Sony plans to boost game R&D spending this year as competition ramps up

It's reportedly focusing research on live service Fortnite-style games and mixed reality.


Sony plans to boost R&D spending in gaming and focus that extra money on Fortnite-style live service games and mixed reality, Nikkei has reported. It will invest $2.13 billion for the segment in fiscal 2023, accounting for about 40 percent of R&D spending company wide — over double what it spent in 2020. The aim is to better compete in cloud gaming and VR, particularly if Microsoft's Activision Blizzard acquisition goes through.

Sony has traditionally relied on relied on story-led blockbuster titles like God of War and Horizon Zero Dawn, but live service games use a different model. Instead of developing one game and moving on to the next, companies build titles that can be updated over time, generating revenue with new content like seasonal maps, skins and weapons. Overwatch and League of Legends are examples of those.

The company lags behind rivals in that area — it had just one live service game in 2021, but plans to have 12 in its portfolio by March 2026. To that end, it plans to spend 55 percent of PS5 game development on live service games by March 2024, and 60 percent by March 2026. It plans to use its Bungie acquisition to further that aim, according to the report.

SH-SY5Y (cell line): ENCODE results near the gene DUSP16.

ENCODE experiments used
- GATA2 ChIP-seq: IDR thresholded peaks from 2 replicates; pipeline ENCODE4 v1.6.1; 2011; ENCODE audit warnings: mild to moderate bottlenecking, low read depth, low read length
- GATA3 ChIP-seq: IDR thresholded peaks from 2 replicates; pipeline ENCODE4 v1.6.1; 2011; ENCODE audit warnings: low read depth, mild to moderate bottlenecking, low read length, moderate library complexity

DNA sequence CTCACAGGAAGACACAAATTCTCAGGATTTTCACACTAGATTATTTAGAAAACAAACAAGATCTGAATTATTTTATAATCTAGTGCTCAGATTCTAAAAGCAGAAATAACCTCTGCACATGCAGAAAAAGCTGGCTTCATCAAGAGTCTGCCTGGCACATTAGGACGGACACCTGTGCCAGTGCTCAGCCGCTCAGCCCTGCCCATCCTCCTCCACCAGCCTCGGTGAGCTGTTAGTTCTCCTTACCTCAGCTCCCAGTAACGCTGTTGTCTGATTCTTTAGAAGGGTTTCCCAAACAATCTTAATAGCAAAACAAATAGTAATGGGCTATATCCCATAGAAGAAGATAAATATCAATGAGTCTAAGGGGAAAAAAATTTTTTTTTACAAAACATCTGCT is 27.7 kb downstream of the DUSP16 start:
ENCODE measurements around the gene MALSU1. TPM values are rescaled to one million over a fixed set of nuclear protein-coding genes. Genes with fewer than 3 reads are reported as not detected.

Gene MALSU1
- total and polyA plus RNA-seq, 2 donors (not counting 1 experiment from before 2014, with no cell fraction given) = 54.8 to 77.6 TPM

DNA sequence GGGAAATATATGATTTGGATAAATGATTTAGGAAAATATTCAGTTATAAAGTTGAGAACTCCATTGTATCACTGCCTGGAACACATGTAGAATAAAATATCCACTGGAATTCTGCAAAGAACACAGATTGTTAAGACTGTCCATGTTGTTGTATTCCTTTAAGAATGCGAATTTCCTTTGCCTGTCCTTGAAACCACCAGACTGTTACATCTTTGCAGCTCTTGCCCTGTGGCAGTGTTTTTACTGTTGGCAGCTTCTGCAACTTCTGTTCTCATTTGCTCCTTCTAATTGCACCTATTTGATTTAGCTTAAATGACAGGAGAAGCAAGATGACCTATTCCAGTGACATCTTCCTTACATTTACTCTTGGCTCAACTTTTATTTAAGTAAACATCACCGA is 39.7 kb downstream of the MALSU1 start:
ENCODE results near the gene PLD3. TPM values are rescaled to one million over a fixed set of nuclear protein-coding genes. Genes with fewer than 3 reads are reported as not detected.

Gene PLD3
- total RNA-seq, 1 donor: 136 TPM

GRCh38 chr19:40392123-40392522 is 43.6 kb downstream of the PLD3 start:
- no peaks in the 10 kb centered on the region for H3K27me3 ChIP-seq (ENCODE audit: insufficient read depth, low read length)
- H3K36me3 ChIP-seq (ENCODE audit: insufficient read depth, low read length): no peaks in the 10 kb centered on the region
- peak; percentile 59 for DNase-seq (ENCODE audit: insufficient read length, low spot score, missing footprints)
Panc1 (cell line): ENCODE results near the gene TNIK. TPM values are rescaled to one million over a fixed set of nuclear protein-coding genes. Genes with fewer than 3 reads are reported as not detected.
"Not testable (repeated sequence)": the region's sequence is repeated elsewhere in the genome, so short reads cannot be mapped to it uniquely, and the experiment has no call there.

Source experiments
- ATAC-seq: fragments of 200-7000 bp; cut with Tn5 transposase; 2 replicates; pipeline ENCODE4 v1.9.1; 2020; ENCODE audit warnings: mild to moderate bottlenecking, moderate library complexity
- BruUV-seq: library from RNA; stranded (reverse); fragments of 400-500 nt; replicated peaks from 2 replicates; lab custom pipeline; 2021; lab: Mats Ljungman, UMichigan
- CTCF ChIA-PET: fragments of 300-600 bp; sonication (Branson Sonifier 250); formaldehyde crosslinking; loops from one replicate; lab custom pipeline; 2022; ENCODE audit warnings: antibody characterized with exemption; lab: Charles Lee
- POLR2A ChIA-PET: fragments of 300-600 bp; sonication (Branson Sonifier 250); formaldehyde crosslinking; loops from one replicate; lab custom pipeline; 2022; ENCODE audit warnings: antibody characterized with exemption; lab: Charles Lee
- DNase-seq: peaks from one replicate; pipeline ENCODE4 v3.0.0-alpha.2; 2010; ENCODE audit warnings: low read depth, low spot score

Meanwhile, Microsoft is trying to acquire Activision Blizzard, which would give it access to a powerful portfolio of live service games (World of Warcraft, Call of Duty, Destiny 2, etc.). Microsoft also holds a considerable lead in live-streamed games with Xbox Cloud Gaming, while Sony has only started testing PS5 game streaming.

At the same time, Sony wants to invest more in the so-called metaverse by boosting development in extended reality (VR, AR, mixed reality etc.). To do so, it aims to combine the resources of nine overseas game studios it owns in whole or in part, including Epic Games, whose Unreal Engine helps power augmented reality apps. That's in light of the upcoming release of Apple's Vision Pro headset, and Sony's recent launch of its own PSVR2 headset.

The increased investment shows the importance of gaming to Sony's overall portfolio. Its game & network services segment now makes up a large part of the company's earnings, far and above segments like imaging, movies, TVs and more. It also shows Sony recognizing that it must adapt to the reality that game development is shifting away from the traditional model — meaning it will be a lot more dependent on owning game-development studios.